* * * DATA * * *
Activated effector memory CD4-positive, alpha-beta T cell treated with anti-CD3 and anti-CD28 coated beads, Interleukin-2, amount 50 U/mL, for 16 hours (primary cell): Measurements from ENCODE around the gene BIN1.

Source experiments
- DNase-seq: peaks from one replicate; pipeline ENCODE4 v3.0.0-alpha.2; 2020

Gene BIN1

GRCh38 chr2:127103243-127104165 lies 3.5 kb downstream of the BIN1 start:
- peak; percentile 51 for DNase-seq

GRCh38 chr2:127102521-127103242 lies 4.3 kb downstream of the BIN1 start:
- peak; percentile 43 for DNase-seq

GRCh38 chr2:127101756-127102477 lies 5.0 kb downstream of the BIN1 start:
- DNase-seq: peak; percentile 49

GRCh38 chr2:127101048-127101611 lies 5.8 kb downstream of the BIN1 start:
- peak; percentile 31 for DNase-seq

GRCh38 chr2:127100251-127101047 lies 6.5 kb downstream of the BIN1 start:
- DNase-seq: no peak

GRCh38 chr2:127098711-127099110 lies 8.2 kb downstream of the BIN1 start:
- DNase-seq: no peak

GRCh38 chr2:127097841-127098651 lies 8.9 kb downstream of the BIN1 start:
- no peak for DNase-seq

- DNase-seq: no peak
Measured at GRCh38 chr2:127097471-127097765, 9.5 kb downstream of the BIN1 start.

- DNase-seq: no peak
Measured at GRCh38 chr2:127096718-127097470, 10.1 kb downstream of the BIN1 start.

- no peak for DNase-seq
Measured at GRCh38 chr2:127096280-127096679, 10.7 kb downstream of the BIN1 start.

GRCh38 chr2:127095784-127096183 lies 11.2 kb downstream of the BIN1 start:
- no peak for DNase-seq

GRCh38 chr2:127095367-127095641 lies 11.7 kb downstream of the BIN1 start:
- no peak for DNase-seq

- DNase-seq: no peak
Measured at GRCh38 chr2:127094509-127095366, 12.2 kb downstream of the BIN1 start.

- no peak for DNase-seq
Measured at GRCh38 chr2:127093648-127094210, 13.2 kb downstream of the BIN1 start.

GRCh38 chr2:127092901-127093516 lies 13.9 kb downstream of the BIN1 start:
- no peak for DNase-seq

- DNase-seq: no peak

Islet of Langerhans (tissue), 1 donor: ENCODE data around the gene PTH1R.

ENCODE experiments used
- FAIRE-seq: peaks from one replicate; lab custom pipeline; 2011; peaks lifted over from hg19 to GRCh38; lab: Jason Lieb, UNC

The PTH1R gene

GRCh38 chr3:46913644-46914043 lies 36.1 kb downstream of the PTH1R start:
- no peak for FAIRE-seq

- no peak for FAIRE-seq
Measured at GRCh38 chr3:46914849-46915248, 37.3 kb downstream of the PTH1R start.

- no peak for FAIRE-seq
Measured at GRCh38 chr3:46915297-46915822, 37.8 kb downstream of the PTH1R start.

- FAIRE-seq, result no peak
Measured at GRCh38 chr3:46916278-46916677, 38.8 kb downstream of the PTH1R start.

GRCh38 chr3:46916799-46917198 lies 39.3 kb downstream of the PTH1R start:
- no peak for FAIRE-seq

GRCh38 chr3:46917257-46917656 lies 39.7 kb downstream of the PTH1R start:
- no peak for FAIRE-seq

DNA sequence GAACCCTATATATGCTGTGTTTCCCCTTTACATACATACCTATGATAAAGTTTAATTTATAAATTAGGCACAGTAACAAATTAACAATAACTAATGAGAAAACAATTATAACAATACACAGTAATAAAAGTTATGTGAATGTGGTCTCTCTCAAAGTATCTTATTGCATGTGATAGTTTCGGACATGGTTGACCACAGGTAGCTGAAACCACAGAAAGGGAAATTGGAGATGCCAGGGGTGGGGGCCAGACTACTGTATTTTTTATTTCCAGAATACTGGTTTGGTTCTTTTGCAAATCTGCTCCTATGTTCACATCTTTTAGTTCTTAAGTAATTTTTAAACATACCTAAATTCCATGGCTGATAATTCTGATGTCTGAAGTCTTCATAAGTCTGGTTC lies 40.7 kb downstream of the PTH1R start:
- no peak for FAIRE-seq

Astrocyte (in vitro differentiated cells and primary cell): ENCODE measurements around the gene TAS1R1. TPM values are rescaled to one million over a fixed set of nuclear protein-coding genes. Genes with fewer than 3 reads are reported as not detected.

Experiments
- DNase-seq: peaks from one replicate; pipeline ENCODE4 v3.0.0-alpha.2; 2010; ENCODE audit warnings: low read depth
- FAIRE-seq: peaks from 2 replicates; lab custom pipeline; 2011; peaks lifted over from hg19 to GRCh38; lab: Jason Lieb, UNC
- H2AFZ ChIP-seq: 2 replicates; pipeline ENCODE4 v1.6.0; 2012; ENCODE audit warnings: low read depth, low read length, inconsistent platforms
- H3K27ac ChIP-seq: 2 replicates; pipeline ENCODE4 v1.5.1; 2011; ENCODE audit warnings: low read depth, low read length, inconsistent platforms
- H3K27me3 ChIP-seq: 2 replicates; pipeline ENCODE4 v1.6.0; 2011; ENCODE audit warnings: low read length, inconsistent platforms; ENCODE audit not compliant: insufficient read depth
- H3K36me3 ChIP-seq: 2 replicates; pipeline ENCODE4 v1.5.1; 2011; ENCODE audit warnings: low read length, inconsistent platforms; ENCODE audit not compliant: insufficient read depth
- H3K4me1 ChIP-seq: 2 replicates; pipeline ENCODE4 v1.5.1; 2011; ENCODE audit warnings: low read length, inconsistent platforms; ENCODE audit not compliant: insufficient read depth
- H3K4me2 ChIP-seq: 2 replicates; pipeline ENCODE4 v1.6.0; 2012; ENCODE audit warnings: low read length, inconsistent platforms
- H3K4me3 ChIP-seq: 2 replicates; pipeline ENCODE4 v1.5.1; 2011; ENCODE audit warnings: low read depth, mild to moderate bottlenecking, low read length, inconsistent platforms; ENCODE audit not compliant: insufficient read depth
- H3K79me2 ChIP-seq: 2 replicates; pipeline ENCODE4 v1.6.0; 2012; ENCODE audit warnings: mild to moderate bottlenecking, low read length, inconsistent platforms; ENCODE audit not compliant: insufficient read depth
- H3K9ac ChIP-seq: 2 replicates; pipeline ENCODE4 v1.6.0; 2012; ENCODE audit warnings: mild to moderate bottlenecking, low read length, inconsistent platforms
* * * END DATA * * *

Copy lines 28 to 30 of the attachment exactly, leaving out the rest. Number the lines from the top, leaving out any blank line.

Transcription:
- no peak for DNase-seq

- DNase-seq: no peak
Measured at GRCh38 chr2:127094509-127095366, 12.2 kb downstream of the BIN1 start.